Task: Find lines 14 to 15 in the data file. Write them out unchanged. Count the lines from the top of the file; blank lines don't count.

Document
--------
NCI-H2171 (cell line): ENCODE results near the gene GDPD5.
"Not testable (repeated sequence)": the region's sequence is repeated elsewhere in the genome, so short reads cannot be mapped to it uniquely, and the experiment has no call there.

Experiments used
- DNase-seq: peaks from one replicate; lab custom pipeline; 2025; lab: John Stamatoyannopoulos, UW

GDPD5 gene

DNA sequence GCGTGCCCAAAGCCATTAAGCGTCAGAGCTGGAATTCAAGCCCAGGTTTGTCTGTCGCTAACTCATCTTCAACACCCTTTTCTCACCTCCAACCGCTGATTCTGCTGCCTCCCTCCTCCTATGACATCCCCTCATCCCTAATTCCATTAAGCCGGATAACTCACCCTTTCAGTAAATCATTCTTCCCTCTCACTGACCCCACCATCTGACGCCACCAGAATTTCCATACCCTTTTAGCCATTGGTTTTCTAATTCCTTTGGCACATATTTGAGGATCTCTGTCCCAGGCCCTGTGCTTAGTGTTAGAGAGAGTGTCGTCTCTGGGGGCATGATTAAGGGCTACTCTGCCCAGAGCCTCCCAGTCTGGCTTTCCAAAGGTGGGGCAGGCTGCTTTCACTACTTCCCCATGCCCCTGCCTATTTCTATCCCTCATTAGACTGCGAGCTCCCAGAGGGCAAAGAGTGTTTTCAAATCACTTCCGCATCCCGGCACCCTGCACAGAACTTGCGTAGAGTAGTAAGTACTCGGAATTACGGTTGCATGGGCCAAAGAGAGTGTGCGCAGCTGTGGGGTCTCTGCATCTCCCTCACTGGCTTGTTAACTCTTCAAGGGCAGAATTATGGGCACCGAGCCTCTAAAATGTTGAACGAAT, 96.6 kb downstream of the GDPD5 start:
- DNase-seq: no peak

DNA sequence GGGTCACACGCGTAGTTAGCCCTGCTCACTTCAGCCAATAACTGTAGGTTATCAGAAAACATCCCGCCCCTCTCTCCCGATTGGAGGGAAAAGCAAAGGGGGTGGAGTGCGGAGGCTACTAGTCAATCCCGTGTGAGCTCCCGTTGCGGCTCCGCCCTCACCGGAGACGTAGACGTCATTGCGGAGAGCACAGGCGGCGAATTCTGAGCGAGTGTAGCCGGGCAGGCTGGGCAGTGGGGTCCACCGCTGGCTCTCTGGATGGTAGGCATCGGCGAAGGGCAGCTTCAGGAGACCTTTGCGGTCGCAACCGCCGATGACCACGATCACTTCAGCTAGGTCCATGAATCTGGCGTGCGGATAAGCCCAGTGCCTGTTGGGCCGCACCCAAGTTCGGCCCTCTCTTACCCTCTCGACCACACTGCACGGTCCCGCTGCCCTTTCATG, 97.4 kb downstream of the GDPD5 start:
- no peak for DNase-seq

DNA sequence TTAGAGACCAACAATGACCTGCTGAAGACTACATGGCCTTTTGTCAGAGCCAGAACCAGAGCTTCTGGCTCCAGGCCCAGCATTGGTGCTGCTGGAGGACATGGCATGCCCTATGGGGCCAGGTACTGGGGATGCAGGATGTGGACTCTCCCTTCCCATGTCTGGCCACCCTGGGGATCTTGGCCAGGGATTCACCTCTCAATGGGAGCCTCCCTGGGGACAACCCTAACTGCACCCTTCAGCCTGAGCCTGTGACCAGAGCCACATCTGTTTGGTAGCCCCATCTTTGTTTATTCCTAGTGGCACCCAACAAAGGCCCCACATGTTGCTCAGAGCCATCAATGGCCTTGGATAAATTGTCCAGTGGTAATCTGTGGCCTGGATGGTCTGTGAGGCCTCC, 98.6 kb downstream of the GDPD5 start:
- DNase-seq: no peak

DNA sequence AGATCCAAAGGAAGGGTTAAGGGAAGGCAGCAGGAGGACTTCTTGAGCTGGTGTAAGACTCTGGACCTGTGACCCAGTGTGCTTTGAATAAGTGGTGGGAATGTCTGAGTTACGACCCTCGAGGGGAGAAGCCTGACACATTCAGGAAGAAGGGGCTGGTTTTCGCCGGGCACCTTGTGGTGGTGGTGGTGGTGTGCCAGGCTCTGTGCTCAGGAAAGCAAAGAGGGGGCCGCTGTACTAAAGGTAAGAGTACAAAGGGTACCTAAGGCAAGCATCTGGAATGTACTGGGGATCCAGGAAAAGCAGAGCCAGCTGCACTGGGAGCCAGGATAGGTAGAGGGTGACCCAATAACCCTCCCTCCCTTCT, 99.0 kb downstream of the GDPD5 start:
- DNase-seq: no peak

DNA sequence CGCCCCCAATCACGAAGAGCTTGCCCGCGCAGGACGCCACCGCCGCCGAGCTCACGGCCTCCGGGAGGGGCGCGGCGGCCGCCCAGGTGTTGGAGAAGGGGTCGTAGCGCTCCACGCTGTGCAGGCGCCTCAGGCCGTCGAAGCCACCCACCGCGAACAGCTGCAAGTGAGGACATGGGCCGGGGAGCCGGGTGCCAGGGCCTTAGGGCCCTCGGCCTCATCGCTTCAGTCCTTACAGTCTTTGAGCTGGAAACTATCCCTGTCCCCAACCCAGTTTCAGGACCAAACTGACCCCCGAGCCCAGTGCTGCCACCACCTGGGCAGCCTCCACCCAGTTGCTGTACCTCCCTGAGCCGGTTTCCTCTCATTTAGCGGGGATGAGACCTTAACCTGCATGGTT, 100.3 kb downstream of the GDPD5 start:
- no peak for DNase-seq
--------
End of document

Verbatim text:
DNA sequence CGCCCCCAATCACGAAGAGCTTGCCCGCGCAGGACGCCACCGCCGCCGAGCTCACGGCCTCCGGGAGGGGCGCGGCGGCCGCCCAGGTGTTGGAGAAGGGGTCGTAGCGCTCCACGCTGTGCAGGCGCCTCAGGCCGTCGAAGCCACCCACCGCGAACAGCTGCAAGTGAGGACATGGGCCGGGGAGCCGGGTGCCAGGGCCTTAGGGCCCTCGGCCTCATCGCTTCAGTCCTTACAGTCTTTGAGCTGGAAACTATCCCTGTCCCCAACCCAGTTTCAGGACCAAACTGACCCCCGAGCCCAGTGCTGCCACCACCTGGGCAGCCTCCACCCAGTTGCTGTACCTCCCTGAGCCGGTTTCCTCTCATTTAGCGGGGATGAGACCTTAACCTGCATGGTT, 100.3 kb downstream of the GDPD5 start:
- no peak for DNase-seq